I finally submitted my application just after 4 p.m. So the estimated 30 minutes turned into a three-hour nightmare of cursing, hair pulling, and blank staring.
Besides the long wait times for pages to load, there were glitches as well. Most of the help links next to questions didn’t work. Sometimes I would refresh a page to find a few more questions present than had been there before. Sometimes a page wouldn’t let me enter a response.
Perhaps my biggest frustration, though, is that the Covered CA website isn’t friendly to freelance people like me who have a fluctuating income from month to month. The site instructs users to have their tax returns available, but on the income page, the site asks for “this month’s” income. It doesn’t specify whether this means the month just completed, since I was filling out the application on October 1, or if it meant to enter a projected estimate for the month just starting.
Since the site said to have tax returns and pay stubs, I assumed the income entered had to be verifiable. But what about those whose income varies drastically from month to month? Because I worked for a company full time last year, my yearly income is also drastically different, so I couldn’t really use last year’s income as a guide to providing monthly estimate for this year. I felt anything I entered would not give a realistic forecast of my yearly income, and the help links were useless on this page because they didn’t go over these types of circumstances. It would have been easier for me to just use my income from last year from my tax return even if I have to pay a little more for health insurance until the current year’s taxes are complete.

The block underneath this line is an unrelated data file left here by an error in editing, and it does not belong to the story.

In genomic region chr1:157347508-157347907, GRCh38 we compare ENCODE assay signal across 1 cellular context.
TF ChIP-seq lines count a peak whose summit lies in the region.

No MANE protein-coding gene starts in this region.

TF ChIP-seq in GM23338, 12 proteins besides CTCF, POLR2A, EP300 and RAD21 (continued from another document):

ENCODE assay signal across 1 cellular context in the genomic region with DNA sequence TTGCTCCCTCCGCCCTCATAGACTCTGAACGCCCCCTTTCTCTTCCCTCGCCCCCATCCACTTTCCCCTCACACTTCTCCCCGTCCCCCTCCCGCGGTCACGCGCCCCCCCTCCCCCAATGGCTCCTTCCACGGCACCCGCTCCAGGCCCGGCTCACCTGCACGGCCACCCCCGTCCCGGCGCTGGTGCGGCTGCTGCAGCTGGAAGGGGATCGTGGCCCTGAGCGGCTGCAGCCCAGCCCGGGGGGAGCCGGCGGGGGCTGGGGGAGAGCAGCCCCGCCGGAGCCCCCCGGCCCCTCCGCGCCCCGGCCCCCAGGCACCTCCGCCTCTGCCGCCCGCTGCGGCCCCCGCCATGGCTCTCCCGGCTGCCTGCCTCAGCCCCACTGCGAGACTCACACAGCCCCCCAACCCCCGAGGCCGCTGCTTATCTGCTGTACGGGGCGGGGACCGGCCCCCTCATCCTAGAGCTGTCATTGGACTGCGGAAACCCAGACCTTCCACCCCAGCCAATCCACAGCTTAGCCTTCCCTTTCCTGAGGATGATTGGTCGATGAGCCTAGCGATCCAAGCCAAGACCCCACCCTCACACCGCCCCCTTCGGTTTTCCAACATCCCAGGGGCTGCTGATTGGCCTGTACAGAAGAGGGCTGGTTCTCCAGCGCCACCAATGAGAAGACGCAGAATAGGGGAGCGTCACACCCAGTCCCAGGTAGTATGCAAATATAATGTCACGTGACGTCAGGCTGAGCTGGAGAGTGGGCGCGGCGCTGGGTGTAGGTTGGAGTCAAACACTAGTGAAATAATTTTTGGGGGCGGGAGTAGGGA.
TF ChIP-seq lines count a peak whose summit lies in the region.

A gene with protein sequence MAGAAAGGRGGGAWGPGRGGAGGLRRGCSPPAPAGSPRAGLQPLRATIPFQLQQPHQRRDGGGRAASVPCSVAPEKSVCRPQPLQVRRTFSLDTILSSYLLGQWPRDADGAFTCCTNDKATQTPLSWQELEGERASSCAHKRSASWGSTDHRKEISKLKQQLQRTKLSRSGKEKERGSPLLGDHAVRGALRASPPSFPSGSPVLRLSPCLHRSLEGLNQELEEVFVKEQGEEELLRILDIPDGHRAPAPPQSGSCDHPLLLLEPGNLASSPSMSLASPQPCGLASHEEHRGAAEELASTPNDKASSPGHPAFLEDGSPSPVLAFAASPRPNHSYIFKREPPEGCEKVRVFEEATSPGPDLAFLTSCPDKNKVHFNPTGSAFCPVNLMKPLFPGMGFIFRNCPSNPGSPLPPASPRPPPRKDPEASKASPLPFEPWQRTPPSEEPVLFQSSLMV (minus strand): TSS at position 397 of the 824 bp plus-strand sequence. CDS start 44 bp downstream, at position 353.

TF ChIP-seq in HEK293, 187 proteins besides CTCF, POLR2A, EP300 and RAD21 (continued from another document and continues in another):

When I got to the end of the application, I called Covered CA to see if I had filled everything out correctly because my options were different (different, as in, cheaper) than what the shop and compare tool had estimated. It took me 15 minutes to connect with someone, but the representative I spoke to was very friendly; unfortunately, he didn’t really know how to answer my questions. He said it seemed I’d done everything correctly and to trust the website’s decisions.
After what turned out to be a more torturous experience than what I expected, do I now have doubts about the Affordable Care Act? Absolutely not. I would go through much more to get affordable health insurance. I experience more stress every day worrying about getting an infection from a paper cut, tripping over a curb and breaking a bone, or even getting a disease like cancer and having to face a hospital bill I can’t afford on my own.
I’ve heard people using glitches and wait times to criticize the Affordable Care Act, but this is a new program that serves a phenomenal amount of people. There are going to be glitches and wait times. Change is never easy, and healthcare is definitely something that’s been needing a change for a long time in America. People need to be patient and provide feedback so glitches and issues can be resolved. A program can’t be judged before it’s been given time to operate and before administrators have streamlined the program based on user feedback. I’m grateful I was determined enough to keep trying, and I’m grateful to have affordable health insurance for the new year.